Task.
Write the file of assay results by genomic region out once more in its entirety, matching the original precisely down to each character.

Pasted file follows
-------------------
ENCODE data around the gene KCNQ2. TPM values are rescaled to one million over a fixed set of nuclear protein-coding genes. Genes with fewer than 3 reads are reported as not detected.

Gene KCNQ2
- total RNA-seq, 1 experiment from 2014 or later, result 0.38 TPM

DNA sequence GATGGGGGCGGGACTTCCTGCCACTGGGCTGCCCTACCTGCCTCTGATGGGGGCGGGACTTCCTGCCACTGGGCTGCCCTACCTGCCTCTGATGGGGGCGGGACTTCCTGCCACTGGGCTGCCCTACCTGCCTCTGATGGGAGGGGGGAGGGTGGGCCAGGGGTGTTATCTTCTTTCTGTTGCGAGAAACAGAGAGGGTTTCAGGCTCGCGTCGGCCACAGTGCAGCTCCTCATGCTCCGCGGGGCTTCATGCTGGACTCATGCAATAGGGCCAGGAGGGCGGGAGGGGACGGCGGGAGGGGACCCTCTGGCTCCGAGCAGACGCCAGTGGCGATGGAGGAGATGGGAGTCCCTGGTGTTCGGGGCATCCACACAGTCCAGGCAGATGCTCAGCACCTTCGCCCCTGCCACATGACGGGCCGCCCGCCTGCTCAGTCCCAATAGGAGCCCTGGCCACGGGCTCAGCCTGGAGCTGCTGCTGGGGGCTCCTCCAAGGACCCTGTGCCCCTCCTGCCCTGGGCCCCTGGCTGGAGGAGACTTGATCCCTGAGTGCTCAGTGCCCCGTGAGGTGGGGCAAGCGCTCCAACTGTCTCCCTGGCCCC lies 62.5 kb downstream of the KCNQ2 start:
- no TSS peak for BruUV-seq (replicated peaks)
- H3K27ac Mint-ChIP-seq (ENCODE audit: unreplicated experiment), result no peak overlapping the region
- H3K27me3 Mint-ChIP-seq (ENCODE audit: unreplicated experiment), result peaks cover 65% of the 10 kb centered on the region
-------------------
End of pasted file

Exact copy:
ENCODE data around the gene KCNQ2. TPM values are rescaled to one million over a fixed set of nuclear protein-coding genes. Genes with fewer than 3 reads are reported as not detected.

Gene KCNQ2
- total RNA-seq, 1 experiment from 2014 or later, result 0.38 TPM

DNA sequence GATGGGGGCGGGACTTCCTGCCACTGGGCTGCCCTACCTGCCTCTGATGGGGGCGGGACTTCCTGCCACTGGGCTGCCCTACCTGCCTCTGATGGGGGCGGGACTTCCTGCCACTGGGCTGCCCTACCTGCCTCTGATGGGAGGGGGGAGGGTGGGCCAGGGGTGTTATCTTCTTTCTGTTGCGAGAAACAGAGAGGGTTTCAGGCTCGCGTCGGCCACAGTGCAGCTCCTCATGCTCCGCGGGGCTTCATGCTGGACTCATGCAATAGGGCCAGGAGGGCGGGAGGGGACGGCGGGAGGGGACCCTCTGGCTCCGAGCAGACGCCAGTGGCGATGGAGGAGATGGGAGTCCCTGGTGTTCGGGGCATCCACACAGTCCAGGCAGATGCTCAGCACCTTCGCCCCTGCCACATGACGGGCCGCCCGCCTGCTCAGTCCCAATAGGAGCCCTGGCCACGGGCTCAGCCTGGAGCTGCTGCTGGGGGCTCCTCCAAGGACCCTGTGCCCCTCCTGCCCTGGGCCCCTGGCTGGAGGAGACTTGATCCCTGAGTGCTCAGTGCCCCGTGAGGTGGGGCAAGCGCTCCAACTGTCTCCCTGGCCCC lies 62.5 kb downstream of the KCNQ2 start:
- no TSS peak for BruUV-seq (replicated peaks)
- H3K27ac Mint-ChIP-seq (ENCODE audit: unreplicated experiment), result no peak overlapping the region
- H3K27me3 Mint-ChIP-seq (ENCODE audit: unreplicated experiment), result peaks cover 65% of the 10 kb centered on the region